One of the most important factors to a successful perennial pest control regimen is the attention and vigilance of the gardener. As the gardener, you are in the best position to notice any changes in the garden, such as spots on the leaves, holes in the leaves, or damage to the stems. Any one of these could indicate a problem such as pest infestation or a disease outbreak.

It is important to nip any such problem in the bud, since a disease outbreak or pest infestation can easily spread to take over an entire garden. Fortunately for the gardener, there are a number of effective methods for controlling both common pests and frequently seen plant diseases.

Some of these methods are chemical in nature, such as insecticides and fungicides, while others are more natural, like using beneficial insects to control harmful ones. While both approaches have their advantages and disadvantages, many gardeners prefer to try the natural approach first, both for the health of the garden and the environment.

There is an additional benefit of the natural approach that many gardeners are unaware of. These days, it is very popular to combine a koi pond with a garden, for a soothing, relaxing environment. If you do plan to incorporate some type of fish pond into your garden landscape, it is critical to avoid using any type of insecticide or fungicide near the pond, since it could seep into the water and poison the fish. Fish are extremely sensitive to chemicals in the environment, especially with a closed environment like a pond.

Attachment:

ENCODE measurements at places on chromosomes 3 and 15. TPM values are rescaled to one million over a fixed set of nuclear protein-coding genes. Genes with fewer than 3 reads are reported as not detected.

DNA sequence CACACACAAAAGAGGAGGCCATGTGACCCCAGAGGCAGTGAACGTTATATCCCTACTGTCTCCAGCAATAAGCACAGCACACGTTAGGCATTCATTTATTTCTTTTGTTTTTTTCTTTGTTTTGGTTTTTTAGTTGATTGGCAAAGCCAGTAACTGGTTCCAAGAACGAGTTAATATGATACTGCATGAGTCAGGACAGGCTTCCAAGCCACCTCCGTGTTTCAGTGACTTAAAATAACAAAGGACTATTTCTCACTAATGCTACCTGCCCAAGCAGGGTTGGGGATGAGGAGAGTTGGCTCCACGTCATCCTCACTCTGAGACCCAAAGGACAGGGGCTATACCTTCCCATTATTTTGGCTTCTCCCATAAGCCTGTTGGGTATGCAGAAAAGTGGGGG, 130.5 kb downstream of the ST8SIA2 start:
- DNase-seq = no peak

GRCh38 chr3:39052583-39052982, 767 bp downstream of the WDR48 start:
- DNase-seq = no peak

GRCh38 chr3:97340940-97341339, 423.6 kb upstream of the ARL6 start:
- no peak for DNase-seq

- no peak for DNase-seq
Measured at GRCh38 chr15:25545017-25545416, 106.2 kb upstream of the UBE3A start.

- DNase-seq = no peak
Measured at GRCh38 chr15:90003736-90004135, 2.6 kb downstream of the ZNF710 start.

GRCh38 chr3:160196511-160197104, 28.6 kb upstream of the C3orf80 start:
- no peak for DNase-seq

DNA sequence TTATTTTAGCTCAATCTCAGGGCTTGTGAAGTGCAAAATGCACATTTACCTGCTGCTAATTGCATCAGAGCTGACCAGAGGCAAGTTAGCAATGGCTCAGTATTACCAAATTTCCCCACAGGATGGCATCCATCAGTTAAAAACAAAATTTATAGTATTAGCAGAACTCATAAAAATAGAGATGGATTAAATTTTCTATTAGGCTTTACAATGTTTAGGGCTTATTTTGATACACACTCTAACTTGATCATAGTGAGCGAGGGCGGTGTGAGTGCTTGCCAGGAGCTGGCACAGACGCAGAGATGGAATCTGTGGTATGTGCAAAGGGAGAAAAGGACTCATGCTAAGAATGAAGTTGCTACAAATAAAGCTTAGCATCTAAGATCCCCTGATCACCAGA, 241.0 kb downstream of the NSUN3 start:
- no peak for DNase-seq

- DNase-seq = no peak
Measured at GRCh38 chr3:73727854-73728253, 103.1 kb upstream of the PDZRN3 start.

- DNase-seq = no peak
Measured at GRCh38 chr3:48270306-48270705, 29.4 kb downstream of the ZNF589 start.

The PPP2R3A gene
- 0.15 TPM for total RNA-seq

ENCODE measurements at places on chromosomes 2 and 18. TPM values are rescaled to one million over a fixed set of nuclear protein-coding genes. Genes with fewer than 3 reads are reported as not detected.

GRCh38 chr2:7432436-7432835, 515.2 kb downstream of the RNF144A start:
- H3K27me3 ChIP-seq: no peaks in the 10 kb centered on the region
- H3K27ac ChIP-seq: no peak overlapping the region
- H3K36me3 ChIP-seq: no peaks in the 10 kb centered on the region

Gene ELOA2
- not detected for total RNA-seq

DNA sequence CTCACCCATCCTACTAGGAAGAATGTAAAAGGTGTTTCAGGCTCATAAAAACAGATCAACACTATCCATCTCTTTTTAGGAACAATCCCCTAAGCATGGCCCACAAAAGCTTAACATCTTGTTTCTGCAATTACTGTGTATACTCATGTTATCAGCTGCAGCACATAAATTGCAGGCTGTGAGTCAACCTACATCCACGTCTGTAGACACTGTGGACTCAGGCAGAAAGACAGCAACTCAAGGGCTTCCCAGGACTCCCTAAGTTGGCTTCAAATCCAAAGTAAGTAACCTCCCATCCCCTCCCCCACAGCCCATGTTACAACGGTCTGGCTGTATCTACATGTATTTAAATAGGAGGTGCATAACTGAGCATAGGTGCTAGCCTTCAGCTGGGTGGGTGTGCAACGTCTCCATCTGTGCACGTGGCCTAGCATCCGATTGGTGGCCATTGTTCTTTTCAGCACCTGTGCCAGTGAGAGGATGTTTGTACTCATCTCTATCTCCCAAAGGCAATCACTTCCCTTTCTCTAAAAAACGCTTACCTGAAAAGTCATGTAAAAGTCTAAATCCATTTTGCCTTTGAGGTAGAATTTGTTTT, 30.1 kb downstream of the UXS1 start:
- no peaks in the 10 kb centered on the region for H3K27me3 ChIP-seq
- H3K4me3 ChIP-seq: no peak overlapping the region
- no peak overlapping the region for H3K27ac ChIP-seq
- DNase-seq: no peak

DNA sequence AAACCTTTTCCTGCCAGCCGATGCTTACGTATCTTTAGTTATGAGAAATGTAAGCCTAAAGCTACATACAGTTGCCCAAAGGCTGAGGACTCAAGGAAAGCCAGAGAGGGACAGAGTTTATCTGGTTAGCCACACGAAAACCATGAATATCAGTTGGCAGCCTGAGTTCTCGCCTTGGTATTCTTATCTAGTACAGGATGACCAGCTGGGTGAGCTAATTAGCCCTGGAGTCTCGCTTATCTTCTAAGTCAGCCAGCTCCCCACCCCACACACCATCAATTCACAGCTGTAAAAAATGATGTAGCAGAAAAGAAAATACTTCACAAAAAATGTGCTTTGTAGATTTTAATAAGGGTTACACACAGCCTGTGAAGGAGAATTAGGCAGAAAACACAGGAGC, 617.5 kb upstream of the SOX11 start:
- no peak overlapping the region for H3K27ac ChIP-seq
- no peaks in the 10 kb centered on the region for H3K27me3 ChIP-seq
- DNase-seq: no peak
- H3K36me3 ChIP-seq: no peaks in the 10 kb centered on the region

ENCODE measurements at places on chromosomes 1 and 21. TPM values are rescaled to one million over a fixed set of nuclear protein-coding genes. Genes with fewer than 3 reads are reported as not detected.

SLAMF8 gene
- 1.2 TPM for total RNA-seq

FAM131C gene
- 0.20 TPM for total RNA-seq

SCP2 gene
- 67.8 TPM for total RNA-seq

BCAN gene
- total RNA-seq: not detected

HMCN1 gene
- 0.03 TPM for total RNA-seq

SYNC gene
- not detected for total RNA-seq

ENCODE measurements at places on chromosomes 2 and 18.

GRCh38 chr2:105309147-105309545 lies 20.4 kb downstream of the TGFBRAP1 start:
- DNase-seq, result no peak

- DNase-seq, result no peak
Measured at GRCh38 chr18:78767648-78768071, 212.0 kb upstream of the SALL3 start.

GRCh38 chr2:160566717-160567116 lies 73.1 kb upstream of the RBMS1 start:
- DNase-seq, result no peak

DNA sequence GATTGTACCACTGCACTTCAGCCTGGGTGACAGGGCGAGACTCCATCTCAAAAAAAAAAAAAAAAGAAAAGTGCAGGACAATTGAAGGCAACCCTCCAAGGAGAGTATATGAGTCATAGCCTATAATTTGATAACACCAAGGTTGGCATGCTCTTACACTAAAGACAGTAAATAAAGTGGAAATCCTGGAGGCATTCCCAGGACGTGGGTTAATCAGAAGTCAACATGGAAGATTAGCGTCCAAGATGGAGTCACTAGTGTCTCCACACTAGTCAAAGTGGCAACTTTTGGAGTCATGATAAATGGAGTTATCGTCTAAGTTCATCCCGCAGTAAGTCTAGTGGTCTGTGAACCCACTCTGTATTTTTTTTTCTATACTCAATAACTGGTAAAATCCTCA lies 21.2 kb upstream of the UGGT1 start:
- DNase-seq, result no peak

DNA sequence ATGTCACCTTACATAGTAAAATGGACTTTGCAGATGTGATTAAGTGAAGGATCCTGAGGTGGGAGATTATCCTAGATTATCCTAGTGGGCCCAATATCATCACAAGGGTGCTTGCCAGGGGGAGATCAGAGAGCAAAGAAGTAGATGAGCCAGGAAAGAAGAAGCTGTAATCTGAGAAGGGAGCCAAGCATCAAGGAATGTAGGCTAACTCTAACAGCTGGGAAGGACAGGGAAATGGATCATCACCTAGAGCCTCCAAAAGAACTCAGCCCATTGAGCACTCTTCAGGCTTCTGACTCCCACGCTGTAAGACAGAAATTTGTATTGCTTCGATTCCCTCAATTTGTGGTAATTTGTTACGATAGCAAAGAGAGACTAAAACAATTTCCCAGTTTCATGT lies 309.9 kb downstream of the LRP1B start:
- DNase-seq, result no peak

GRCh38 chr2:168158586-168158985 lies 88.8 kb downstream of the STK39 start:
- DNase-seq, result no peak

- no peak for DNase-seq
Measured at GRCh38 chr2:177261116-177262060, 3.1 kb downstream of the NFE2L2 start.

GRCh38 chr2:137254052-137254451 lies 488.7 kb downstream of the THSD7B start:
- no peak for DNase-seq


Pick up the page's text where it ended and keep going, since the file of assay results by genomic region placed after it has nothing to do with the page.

As with any health issue, for people or plants, prevention is the best strategy to disease control and pest control alike. The best defense for the gardener is to grow a garden full of the healthiest, most vigorous plants possible. Whenever possible, varieties of plants bred to be disease or pest resistant should be used. There are a number of perennials that, through selective breeding, are quite resistant to the most common plant diseases, so it is a good idea to seek them out.

Happy gardening,

3/09/2006 8:38 AM